Stroke survivor Conrad Schmidt



Assistive Technology Center at CRH


The loss of independence associated with disability is often devastating, both physically and psychologically. Assistive technology can help an individual regain independence in activities of daily life such as self-care, communication, work, driving, and recreation.

In order to meet a growing need in the Central Coast region, Cottage Rehabilitation Hospital (CRH) recently expanded its assistive technology services by establishing a comprehensive Assistive Technology Center (ATC).

This new center, which debuted in spring 2009, serves the Tri-Counties and is available for referrals from throughout Southern California. The CRH Assistive Technology Center offers individuals a wide range of choices in assistive technology, including these:

  • Speech Synthesizers that help individuals communicate.
  • Computer Access with adaptive pointing devices and keyboards, voice-activated systems, and head-controlled systems that make computer use available, even for those with the most severe impairments.
  • Home Automation via electronic aids that operate household devices such as the TV, mechanical bed, lights, telephone, and infrared-operated curtains that increase safety and independence.
  • Home Safety monitoring systems such as wheelchair and bed alarms that decrease the potential for falls and wandering.
  • Adaptive Driving Program which provides clinical and on-the-road assessments to determine the ability for safe driving.
  • Neuroprosthetic Systems that compensate for upper and lower extremity limb paralysis and weakness caused by central nervous system disorders such as stroke, spinal cord injury, brain injury, and multiple sclerosis.
  • Adaptive Leisure Skills Training with the use of a Wii game console to help improve balance, upper-and lower-extremity function, and cognitive and visual skills.  

For additional information about CRH’s Assistive Technology Center, please call Denise Dowd at 805- 569-8999 ext. 82311.




Back on the Water


For Conrad Schmidt, life on the Central Coast just wouldn't be the same if he lost the ability to drive his sporty GTO or race his sailboat.


Conrad, 61, of Ventura, faced that gloomy reality last year when he suffered a stroke that partially paralyzed his left side.


But after two months at  Cottage Rehabilitation Hospital, where he spent six weeks using an assistive technology device, Conrad was soon behind the wheel of his sportscar and his boat, once again enjoying an active lifestyle. For Conrad Schmidt, life on the Central Coast just wouldn’t be the same if he lost the ability to drive his sporty GTO or race his sailboat.


An assistive technology device is defined as equipment or a system that is used to increase, maintain or improve the functional capabilities of individuals with disabilities.

Conrad’s path to recovering his motion included doing specific exercises with the help of a special device that uses electrical impulses to improve muscle function. One exercise required him to open and close his left hand, a task he found difficult to do on his own.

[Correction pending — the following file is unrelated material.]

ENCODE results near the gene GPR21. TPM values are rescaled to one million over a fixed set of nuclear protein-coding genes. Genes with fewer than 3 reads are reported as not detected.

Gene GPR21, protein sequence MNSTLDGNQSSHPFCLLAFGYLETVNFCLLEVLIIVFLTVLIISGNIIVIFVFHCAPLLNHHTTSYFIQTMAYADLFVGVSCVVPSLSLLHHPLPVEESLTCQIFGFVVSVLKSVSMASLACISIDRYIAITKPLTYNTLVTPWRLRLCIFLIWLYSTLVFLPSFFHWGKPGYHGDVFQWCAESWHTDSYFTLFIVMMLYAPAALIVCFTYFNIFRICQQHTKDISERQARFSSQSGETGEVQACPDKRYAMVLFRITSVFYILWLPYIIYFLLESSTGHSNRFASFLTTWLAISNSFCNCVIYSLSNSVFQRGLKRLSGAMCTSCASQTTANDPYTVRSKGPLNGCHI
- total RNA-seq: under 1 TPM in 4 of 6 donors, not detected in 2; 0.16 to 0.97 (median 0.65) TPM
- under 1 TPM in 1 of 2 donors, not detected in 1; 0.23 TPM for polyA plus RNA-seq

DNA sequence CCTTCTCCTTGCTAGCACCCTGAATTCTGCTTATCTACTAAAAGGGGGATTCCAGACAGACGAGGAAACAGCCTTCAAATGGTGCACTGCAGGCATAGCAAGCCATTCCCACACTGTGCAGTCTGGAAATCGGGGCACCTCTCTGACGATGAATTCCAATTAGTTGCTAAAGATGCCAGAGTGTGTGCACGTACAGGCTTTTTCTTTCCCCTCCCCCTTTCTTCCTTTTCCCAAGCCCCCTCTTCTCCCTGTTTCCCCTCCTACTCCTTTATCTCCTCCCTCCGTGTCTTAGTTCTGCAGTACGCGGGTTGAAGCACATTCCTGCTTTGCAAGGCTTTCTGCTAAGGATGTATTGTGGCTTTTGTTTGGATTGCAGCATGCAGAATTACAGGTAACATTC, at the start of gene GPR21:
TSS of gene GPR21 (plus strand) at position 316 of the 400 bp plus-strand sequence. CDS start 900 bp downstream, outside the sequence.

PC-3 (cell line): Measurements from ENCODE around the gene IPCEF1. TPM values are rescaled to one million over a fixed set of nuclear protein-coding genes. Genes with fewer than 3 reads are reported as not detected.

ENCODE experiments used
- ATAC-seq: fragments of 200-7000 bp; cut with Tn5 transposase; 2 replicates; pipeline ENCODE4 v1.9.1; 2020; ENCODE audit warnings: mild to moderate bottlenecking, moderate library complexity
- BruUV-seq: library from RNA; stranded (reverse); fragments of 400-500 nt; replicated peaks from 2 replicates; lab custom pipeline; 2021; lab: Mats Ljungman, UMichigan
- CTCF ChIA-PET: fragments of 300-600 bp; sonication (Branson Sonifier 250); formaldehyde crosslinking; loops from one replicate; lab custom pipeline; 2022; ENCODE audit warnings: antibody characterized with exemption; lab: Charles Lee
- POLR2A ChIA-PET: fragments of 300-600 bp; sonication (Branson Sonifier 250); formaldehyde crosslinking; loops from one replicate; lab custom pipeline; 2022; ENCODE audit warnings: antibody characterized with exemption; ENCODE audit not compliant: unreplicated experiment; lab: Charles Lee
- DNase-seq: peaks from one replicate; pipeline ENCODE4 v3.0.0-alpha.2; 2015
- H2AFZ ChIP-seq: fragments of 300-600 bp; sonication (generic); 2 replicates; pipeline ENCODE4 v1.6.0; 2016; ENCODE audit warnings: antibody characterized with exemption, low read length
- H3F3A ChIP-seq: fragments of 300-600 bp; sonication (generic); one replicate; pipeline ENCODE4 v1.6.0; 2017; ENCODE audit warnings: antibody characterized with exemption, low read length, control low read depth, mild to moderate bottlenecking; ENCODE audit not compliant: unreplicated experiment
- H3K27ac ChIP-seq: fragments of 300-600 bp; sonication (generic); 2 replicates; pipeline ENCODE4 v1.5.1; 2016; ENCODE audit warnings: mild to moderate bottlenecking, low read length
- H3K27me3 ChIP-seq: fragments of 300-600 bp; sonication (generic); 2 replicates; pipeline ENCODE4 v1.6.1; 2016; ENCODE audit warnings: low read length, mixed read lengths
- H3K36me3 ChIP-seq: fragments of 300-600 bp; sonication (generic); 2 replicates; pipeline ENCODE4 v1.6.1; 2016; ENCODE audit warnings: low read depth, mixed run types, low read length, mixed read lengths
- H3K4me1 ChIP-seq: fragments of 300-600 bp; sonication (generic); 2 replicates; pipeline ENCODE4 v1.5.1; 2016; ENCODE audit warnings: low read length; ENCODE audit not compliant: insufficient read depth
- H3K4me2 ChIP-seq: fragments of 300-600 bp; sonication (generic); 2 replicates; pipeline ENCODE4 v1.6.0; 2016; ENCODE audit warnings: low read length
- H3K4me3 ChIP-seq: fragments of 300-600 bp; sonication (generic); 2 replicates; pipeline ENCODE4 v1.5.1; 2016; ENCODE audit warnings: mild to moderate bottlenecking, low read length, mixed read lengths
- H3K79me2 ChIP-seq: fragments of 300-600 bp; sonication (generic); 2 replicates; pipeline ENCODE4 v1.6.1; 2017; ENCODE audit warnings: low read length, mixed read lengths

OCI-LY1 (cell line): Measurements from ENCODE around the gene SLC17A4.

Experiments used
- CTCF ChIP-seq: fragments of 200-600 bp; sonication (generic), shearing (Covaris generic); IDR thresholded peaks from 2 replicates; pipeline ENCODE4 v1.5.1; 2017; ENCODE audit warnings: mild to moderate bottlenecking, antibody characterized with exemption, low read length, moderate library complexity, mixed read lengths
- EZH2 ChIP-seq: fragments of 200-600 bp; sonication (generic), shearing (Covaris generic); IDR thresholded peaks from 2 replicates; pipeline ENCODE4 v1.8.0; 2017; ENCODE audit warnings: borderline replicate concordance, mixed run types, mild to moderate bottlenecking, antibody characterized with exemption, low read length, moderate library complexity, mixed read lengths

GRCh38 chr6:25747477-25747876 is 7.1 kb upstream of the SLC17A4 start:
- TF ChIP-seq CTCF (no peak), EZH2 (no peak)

“If I tried it by myself, I couldn’t move it as far as I could when I was using the device,” he explained. “It allowed me to have a larger range of motion than trying to activate the muscles on my own.”

Kelly Matutina, an occupational therapist at CRH, remembers the gains Conrad made in movement, not only from using the device but also because of his positive outlook.

 “Conrad constantly engaged his arm outside of therapy in functional tasks that were meaningful to him. His attitude and consistent perseverance is the main reason that Conrad has returned to living his life to the fullest. This is what occupational therapy is all about,” she said. “I’ve pushed myself to do things by setting my mind to it,” Conrad explained.

For example, he waited four months after his rehabilitation to renew his driver’s license. His goal was to drive his 2005 GTO, a car he purchased just before his stroke and didn’t want to give up.

“That car had a manual transmission and I managed to drive it again,” he beamed. “That was really important to me because I didn’t want to have to sell my car.” 

Driving a stickshift isn’t all Conrad can do these days. He’s also back to sailing and participating in competitions. “I’m very pleased that I could do that again,” he said.

His can-do attitude has allowed him to improve his range of motion even a year after his stroke. It’s evident in little things he does every day.

A few months ago, Conrad needed to buy new foot-wear because he had worn out the sole in the front part of his left shoe.

 “I had been dragging my foot when I walked,” he recalled. “When I bought new deck shoes, I prevented them from wearing out by thinking about picking up my toes every time I take a step.”

 “Even now,” he says proudly, “I can learn to get better at things.”



Read other stories from the Winter 2010 Cottage Magazine here.